In the second story we find ourselves in Hawaii in 1993. Unrest, global warming, and family legacy in the island nation finds the characters searching for meaning. But wait these characters all have the same names as 100 years ago. What exactly is going on here?
And then boom. We are back in New York in the year 2093. This astonishing third story for me was gripping, and a bit too close to home. Pandemics, intense heat, unbreathable air, and a country in utter chaos. Here the characters are honest and emotional and so believable – even given the dystopian world they occupy.
With all this angst and uncertainty can this story end happily? The overriding theme through-out is hope; hope for the survival of the planet, our human species, family, love and happiness.
An extraordinary work, that may take some time to digest. But I give high praise to the imagination and beautiful story telling of Yanagihara. Thank you for reading my book review To Paradise by Hanya Yanagihara.
*****Five stars for To Paradise by Hanya Yanagihara.
We spent six days in Granada Nicaragua and found so many surprising things. You could easily see this small town in less time, but we had the time so we took it. Let me tell you some of our favorite discoveries in Granada Nicaragua – Colonial Charm and Much More.
We flew into Managua from Miami, but based on our research did not have any interest in hanging out in Managua. So we moved right along. After a slow process getting through passport control and inspection, we met our driver right outside the terminal. I had booked ahead the driver through Southwinds Tours. He spoke perfect English and transported us safely on the 45 minute drive south to Granada.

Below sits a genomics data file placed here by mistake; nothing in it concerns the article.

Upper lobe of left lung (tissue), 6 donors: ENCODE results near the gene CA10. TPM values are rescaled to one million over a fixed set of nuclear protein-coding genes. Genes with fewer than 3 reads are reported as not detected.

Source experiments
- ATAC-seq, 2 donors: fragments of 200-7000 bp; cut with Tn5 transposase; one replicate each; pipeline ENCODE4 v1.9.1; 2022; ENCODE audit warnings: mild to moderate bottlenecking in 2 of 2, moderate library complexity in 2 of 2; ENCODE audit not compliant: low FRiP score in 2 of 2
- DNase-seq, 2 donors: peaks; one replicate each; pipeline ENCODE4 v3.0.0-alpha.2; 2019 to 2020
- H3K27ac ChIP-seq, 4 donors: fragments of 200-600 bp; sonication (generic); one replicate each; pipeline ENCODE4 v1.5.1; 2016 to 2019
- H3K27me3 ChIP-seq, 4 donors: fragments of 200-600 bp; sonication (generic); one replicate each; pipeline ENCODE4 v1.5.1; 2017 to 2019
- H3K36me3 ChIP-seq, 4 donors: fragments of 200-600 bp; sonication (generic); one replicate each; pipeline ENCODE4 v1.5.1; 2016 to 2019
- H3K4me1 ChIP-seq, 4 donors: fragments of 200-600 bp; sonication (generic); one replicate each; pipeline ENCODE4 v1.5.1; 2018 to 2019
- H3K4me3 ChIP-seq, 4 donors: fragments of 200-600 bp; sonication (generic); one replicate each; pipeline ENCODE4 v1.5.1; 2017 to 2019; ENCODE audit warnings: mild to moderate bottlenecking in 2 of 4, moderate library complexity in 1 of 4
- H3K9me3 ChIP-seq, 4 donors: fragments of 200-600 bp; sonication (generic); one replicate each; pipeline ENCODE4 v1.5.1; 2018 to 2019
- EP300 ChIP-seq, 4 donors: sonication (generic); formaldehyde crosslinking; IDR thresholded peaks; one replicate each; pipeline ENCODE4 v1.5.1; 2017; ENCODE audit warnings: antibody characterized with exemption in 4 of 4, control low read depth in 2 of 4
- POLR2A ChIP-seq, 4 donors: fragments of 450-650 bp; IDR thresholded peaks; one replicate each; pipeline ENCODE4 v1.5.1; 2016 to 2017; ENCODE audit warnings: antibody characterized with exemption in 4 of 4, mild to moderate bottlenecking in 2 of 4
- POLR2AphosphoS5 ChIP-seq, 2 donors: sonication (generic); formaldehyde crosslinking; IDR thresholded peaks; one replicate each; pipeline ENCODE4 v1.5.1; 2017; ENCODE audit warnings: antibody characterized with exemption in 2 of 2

We stayed at a small hotel in a perfect location in Granada called El Almirante. Easy walk to everything. This hotel was inexpensive, had fabulous staff, was popular with both locals and foreigners, and offered a great breakfast. We did find it was noisy however and our room was very small. After six nights we were definitely ready to move on to something bigger.
A Little History
Granada (region) was populated long before the Spanish arrived with a thriving indigenous population. In 1524 the city was named after the town of the same name in Spain, by Spanish conquistador Hernandez de Cordoba.
During the colonial era Granada was a sister city to Antiqua Guatemala and the cities have a very similar look architecturally. For many years Granada was in conflict with the city of Leon with the power struggle between families and politicians. This was often violent.
In 1834 Candido Flores attempted a revolt against the government in Leon, but the failed attempt left Granada in shambles. Next American William Walker attempted to take control of the city and declared himself President. An anti-abolitionist, Walker wanted to keep slavery and run the region of Granada. When his attempts failed he burned the city. He was later executed in Honduras.
Granada was spared from most violence during the Sandinista vs Contra period in the 1970’s – 1990’s – luckily. It’s why you can still enjoy this gem Granada Nicaragua Colonial Charm and Much More.
Granada Nicaragua Colonial Charm and Much More
There are many things to do in this pretty little town. We did not do them all, but here are some of our favorites;